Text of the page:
When alarms began to ring and a control panel flashed in front of Stanislav Petrov, a 44-year-old lieutenant-colonel seated in a secret bunker south of Moscow, it appeared that the world was less than 30 minutes from nuclear war.
“The siren howled,” he later said, “but I just sat there for a few seconds, staring at the big, back-lit, red screen with the word ‘launch’ on it.” His chair, he said, began to feel like “a hot frying pan”.
Petrov, an official with Russia’s early-warning missile system, was charged with determining whether the United States had opened intercontinental fire on the Soviet Union. Just after midnight on 26 September 1983, all signs seemed to point to yes.
The satellite signal Petrov received in his bunker indicated that a single Minuteman missile had been launched and was headed east. Four more missiles appeared to follow, according to satellite signals, and the protocol was clear: notify Soviet Air Defence headquarters in time for the military’s general staff to consult with Yuri Andropov, the Soviet leader. A retaliatory attack, and nuclear holocaust, would likely ensue.
Yet Petrov, juggling a phone in one hand and an intercom in the other, judged that the red alert was a false alarm. Soviet missiles, armed and ready, remained in their silos. And American missiles, apparently minutes from impact, seemed to vanish into the air.
“I had a funny feeling in my gut,” Petrov told The Washington Post in 1999. “I didn’t want to make a mistake. I made a decision, and that was it.” He celebrated with half a litre of vodka, fell into a sleep that lasted 28 hours and went back to work.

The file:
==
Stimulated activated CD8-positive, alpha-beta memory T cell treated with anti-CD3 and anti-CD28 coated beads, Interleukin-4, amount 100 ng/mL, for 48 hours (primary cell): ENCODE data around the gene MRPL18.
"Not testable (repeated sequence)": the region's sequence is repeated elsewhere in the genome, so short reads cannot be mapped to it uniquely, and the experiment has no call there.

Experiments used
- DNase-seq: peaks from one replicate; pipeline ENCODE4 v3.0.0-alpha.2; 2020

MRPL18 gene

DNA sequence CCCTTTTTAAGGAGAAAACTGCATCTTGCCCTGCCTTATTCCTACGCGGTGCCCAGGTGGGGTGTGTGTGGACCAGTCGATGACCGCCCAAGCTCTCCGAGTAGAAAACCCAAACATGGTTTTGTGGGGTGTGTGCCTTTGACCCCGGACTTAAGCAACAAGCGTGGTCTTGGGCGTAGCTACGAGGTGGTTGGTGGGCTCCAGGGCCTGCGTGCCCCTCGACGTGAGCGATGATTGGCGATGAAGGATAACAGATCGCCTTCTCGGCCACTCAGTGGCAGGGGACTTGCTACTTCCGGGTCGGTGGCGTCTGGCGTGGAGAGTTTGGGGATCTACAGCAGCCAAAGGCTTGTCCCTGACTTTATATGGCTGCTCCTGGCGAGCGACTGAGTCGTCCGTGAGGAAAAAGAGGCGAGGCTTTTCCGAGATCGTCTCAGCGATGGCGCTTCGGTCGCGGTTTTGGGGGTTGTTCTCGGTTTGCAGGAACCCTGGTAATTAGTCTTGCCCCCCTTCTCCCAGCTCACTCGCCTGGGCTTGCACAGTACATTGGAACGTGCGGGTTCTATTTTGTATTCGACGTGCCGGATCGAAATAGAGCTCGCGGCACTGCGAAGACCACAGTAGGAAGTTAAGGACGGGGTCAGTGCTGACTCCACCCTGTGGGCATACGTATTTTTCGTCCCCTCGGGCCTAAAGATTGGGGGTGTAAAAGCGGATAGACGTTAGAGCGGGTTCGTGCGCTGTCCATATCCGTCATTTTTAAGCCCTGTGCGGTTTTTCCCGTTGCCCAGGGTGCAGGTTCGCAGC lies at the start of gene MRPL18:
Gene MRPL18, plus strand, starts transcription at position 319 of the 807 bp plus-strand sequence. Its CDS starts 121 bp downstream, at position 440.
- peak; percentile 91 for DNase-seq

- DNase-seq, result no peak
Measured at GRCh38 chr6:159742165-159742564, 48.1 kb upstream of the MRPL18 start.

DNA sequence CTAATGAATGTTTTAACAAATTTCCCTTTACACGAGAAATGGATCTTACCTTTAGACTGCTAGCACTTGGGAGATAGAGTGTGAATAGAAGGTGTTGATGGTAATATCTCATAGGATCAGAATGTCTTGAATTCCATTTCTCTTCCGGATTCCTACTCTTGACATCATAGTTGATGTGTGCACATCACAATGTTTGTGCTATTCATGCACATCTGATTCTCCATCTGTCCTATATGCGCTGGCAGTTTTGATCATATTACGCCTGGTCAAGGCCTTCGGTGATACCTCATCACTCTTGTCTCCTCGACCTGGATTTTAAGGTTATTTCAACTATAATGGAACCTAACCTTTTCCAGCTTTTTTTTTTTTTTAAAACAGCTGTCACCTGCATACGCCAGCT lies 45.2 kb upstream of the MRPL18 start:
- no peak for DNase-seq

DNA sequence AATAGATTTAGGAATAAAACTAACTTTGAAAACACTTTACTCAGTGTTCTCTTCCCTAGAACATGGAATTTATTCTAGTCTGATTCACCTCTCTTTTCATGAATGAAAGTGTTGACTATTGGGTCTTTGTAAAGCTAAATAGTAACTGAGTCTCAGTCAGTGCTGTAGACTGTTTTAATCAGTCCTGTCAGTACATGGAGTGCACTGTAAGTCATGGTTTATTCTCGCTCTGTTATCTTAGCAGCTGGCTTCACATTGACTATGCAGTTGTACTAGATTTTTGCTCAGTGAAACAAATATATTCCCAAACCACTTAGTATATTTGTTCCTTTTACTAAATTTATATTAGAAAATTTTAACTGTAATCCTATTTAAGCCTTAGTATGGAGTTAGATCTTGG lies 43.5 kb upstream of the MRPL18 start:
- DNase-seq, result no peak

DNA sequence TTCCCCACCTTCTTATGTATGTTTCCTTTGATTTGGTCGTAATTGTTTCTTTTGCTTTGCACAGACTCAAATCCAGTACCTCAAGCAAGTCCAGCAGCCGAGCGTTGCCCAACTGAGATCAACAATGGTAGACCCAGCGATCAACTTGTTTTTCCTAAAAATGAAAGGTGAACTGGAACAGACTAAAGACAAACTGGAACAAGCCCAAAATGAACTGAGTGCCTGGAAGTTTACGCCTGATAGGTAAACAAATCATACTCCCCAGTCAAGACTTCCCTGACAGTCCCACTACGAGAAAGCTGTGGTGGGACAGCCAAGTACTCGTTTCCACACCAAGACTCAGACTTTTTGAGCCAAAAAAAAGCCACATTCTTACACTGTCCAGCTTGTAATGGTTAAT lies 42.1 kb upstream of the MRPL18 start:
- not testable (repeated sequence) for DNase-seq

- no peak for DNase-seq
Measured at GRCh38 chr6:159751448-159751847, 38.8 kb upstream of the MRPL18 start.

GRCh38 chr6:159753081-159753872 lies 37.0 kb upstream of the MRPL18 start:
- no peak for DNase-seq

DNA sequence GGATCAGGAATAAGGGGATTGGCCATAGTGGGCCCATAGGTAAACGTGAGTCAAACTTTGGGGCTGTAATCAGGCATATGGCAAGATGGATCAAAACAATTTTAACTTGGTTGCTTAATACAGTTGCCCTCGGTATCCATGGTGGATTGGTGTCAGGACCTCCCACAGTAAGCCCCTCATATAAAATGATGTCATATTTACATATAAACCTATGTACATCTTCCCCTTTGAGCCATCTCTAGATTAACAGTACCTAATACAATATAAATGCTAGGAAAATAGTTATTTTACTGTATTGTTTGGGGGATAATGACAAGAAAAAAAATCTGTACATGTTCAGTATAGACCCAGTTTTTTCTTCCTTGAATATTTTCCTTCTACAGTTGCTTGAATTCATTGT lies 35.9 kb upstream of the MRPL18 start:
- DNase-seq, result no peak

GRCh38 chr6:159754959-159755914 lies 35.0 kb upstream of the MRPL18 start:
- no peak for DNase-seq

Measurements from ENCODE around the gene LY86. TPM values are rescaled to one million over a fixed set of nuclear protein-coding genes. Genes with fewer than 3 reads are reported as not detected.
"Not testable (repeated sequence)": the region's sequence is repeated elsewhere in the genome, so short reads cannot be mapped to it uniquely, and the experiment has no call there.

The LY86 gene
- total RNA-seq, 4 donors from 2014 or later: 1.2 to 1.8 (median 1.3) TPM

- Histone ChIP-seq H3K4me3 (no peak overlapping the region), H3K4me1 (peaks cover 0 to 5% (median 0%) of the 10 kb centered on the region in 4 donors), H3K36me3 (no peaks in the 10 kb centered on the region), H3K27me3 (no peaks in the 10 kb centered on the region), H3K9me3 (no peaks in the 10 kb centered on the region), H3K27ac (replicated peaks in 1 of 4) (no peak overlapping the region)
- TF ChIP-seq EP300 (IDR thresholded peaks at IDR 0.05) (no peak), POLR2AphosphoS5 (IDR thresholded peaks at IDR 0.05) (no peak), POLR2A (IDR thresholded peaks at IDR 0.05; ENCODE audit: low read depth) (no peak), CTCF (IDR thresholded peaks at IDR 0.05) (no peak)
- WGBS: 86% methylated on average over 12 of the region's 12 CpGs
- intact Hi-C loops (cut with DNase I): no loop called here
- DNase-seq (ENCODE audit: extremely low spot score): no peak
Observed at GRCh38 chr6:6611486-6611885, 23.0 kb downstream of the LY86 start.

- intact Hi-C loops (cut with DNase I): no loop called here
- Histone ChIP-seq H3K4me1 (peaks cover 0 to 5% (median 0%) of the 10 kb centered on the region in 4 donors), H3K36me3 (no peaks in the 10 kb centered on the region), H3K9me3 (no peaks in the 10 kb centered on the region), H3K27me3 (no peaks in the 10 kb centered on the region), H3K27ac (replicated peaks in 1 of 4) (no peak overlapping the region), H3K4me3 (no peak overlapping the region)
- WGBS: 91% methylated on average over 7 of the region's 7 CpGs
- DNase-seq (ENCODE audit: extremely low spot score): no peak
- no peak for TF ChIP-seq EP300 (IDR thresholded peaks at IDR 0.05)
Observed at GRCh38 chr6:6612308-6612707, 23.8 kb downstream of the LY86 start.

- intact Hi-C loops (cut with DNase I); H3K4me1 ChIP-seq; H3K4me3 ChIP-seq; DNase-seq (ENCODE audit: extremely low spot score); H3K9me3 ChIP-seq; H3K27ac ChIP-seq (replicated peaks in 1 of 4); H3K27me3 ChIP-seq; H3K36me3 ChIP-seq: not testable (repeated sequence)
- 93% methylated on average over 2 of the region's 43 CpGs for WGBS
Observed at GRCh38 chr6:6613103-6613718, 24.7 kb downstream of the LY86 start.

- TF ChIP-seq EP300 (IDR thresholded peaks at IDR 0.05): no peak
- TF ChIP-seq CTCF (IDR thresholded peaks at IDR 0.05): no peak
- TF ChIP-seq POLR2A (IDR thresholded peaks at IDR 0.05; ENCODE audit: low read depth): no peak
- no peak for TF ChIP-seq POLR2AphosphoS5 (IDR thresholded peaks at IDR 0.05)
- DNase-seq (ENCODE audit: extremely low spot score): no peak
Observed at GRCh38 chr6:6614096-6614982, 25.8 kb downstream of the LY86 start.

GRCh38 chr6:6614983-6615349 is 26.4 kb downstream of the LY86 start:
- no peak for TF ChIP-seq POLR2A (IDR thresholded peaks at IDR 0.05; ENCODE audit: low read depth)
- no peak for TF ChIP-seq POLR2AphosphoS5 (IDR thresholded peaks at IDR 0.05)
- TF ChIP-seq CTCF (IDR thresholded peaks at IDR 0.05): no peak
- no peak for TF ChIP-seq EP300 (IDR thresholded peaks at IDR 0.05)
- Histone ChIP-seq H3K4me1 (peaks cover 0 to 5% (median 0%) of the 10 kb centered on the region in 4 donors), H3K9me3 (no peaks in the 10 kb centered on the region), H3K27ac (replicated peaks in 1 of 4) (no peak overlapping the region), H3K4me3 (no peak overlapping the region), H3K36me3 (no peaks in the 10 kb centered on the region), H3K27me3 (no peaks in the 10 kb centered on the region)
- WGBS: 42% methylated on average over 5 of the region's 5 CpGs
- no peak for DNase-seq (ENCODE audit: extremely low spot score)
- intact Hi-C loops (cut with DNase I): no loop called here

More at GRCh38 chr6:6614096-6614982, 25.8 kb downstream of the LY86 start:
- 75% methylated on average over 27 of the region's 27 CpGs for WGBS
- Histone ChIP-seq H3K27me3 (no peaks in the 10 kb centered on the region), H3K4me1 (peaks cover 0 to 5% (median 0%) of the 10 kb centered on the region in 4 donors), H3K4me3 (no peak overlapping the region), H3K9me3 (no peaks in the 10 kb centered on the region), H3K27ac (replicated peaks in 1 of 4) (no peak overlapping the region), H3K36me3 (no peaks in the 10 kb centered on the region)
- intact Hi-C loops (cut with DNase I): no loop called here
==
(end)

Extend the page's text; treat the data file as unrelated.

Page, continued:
While the “50-50” decision may have averted catastrophe, it ultimately destroyed the career of Petrov, who died on 19 May at his home in Fryazino, a centre for scientific research near Moscow. His death – much like the defining moment of his life – went largely unreported until his friend, the political activist Karl Schumacher, announced that he heard the news from Petrov’s son, Dmitri, and that Petrov had been sick for the last six months with “an internal disease”.
The colonel’s brush with history came six months after US President Ronald Reagan christened the Soviet Union an “evil empire,” and just three weeks after Korean Air Lines Flight 007 wandered into Soviet airspace and was shot down, deteriorating US-Soviet relations even further.
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